Imagine trying to rewrite a language. Imagine sitting down, and seeing the immense history of English and thinking, I’m going to reinvent this language and make it new again. It’s an insurmountable task. It’s impossible. But, to paraphrase a great man, reinventing something old is done not because it’s easy, but because it is hard.
First Man is a film that demands prior knowledge of the history of NASA and the space race in the sixties. It doesn’t care to hold your hand and explain who is who or what is what, it simply wants to show the internal struggles of one man – the one man whom fate has deigned to be the first human being to place a foot on the moon. That man, of course, is Neil Armstrong, portrayed by Ryan Gosling.
Damien Chazelle approaches the story of Neil Armstrong and his role in the space race like there has never been a movie about space exploration made before. He takes the texts of Stanley Kubrick, Ron Howard, Christopher Nolan, Philip Kaufman, and Andrei Tarkovsky, and rejects them completely, discarding decades of space focused texts under the notion that he can rewrite them and make them new. Chazelle’s ego permeates through every frame as he attempts to show the life of the first man on the moon through the prism of cinema vérité style film making, taking every page from the handbook of Paul Greengrass and applying it to the grandeur of space exploration.
Yet, Damien Chazelle is no Kubrick, Kaufman or Howard. He may have an Oscar, but he lacks the necessary skills to straddle the line between the intended internal monologue that drives Armstrong and the grandeur of space. Chazelle, alongside writer Josh Singer (working off James R. Hansen’s book of the same name), intend this to be a character study – an exploration of what goes into the mind of Neil Armstrong as he struggles with family life and work life, with every day on the job bringing the threat of death. That in itself is an interesting concept, but Singer never gives Gosling the material to craft a compelling, engaging version of Neil Armstrong.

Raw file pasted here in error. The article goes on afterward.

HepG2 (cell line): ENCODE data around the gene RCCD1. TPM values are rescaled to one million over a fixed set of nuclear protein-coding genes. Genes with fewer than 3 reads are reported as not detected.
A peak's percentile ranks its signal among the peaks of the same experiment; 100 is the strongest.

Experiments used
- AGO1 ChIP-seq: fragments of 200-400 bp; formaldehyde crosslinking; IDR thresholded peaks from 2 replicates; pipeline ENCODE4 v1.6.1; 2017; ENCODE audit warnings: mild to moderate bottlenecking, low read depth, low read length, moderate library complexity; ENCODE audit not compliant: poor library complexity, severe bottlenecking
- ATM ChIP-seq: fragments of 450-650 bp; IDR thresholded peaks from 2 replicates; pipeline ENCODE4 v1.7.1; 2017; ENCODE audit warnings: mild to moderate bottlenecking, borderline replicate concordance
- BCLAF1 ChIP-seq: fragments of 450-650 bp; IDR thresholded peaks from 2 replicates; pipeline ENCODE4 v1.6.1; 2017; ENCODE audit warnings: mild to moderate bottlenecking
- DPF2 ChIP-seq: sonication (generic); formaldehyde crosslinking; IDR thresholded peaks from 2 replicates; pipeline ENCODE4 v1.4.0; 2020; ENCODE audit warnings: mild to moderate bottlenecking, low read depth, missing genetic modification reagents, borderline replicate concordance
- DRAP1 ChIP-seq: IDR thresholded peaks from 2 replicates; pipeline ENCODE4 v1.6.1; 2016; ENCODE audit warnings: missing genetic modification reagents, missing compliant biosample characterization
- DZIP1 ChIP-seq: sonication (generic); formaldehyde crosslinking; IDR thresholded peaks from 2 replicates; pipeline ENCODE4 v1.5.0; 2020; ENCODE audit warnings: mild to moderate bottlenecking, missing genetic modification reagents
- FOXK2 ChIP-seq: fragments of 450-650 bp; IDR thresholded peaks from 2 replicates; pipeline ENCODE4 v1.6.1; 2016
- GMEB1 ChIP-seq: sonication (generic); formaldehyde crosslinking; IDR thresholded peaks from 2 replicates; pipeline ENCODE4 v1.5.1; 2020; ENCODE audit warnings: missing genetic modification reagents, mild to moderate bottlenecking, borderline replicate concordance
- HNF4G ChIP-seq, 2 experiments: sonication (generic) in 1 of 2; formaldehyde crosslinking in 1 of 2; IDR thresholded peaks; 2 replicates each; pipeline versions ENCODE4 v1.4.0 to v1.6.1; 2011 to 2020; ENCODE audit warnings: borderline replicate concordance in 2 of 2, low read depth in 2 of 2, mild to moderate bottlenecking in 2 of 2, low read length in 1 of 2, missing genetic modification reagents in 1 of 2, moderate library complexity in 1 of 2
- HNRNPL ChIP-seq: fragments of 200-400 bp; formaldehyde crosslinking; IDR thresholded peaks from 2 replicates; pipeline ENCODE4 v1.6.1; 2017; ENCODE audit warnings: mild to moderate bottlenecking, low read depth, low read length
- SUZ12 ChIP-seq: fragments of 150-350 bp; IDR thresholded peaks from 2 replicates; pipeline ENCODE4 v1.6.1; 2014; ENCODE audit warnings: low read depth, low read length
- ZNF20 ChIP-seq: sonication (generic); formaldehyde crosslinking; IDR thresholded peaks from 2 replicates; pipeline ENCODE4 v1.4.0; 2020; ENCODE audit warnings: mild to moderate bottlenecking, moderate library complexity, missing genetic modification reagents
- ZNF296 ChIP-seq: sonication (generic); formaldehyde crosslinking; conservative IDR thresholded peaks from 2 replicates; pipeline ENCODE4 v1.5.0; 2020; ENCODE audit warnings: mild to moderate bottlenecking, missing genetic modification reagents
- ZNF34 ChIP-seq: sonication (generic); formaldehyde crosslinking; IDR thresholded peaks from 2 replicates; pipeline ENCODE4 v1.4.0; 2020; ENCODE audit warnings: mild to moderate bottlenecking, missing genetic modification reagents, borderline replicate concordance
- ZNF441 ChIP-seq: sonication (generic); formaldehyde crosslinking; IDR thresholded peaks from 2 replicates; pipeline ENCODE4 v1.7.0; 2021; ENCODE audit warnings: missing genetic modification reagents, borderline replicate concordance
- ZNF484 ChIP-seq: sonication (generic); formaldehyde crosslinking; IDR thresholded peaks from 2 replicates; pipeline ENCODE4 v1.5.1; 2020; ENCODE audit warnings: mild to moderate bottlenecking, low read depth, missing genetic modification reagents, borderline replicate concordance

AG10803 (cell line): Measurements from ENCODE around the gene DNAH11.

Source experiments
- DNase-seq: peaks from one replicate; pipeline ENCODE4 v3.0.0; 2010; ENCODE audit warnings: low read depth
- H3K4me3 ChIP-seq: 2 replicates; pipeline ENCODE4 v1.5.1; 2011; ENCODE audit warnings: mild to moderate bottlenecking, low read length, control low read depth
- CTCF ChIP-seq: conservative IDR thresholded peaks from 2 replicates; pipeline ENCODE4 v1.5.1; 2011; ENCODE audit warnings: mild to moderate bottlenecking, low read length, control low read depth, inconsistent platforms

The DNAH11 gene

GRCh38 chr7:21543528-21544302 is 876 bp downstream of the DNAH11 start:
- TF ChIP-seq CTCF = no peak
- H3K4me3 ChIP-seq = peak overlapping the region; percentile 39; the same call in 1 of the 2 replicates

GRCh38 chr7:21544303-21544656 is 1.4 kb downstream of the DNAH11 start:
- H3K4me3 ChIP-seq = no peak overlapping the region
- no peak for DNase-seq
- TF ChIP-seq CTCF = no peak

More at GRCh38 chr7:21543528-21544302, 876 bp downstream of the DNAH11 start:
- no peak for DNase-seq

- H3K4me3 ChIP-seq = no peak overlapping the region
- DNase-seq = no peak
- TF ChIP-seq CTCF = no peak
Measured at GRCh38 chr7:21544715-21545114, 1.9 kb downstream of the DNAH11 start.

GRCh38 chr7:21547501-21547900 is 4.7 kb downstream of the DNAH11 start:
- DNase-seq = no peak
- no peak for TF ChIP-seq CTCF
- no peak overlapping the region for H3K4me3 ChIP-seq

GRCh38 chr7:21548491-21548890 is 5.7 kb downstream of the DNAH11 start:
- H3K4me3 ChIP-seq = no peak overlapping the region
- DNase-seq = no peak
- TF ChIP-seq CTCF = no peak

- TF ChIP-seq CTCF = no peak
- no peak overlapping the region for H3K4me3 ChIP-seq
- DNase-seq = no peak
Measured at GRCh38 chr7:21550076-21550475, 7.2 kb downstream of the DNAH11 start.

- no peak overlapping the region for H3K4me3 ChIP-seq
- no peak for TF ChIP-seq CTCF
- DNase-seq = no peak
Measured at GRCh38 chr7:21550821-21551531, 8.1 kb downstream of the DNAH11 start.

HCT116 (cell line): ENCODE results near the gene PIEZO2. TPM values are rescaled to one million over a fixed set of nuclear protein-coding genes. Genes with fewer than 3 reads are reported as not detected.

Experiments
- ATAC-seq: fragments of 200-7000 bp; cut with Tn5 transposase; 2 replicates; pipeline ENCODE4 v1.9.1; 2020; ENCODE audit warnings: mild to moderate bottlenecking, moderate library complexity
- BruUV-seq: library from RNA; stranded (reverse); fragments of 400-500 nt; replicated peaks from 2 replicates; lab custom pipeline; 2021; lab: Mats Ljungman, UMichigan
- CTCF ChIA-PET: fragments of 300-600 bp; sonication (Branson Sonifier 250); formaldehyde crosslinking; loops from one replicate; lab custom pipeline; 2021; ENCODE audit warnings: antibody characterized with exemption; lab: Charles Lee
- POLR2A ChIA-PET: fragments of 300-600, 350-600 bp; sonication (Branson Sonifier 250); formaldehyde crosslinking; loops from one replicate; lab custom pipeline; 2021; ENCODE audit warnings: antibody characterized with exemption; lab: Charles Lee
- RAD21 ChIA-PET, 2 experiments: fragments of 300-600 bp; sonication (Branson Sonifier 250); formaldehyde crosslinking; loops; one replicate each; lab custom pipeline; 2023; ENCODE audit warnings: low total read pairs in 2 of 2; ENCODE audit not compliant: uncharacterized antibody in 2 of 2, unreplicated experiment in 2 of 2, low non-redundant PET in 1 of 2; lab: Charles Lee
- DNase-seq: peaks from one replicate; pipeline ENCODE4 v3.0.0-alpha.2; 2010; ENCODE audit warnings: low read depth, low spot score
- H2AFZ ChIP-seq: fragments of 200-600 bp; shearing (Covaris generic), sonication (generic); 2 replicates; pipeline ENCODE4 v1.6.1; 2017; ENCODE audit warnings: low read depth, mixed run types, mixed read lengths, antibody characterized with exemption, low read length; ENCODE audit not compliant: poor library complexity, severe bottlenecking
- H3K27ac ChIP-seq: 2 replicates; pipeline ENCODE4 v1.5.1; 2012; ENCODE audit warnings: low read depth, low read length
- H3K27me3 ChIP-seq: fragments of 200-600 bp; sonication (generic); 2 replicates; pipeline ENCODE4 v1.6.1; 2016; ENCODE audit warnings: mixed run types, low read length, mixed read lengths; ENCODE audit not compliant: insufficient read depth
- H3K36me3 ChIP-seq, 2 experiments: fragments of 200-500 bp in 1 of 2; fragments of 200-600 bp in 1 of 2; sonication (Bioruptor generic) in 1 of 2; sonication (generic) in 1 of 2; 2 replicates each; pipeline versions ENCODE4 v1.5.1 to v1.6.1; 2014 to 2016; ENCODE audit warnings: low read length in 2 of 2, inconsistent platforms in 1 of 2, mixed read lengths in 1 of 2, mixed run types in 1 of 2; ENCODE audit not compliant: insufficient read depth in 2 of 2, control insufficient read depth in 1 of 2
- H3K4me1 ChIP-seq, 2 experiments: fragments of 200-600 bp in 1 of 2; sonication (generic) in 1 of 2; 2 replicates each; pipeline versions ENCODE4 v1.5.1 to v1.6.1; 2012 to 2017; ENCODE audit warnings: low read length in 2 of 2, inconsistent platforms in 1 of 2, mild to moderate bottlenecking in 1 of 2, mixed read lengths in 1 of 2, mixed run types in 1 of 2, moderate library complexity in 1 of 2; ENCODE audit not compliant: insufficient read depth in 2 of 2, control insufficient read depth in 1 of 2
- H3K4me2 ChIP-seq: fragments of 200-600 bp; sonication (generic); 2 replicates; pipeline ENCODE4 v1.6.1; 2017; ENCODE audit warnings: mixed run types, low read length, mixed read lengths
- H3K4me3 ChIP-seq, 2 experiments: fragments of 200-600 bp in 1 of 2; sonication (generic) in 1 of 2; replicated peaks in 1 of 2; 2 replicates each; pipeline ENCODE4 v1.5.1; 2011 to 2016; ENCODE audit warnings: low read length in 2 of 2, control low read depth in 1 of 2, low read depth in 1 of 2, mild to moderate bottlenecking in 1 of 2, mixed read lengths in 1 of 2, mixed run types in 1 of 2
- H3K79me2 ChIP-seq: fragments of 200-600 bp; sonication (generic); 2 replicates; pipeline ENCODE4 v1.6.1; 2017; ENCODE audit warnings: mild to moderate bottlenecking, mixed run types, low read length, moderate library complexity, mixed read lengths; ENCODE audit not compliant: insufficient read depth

Ryan Gosling has perpetually been an actor that works in the wheelhouse of subtlety, crafting characters that appear to have a world of emotions raging under the surface. The directors he’s worked with have managed to coax these emotions out with varying quality. Derek Cianfrance eked a heartbreaking husband figure out of Gosling in Blue Valentine, while Nicolas Winding Refn helped Gosling craft two of the most impressive explorations of masculinity in modern cinema with the one two punch of Drive and Only God Forgives. These are directors who understand how to work with Gosling, and how to give him the space to craft fascinating characters.
Yet, every decision Chazelle makes works against his leading man.
First of all, the mad, crazy, handheld cinematography from Linus Sandgren (he who crafted a beautiful dream like aesthetic with La La Land) works against the film in every frame. The old rule of show don’t tell is broken in every way, with the frenetic, shaky cam being employed to evoke the underlying anxiety and stress that thrives in Armstrong. He may not show his stress, opting to internalise the pain he lives with after the early loss of a daughter rather than talk about it, but Chazelle never allows us to see Gosling explore these emotions. It’s obnoxious to the point of frustration.
And what a frustrating missed opportunity to explore masculinity in the sixties. An era where men were redefining themselves in between wars, and a country was standing up and announcing themselves as a world power, is ripe for deep exploration of what it meant to be a man growing up then. Outside of a brief moment where Jason Clarke’s underutilised Edward Higgins White asks Armstrong out for a beer, there’s little ground covered with what it means to be an astronaut, or someone changing history.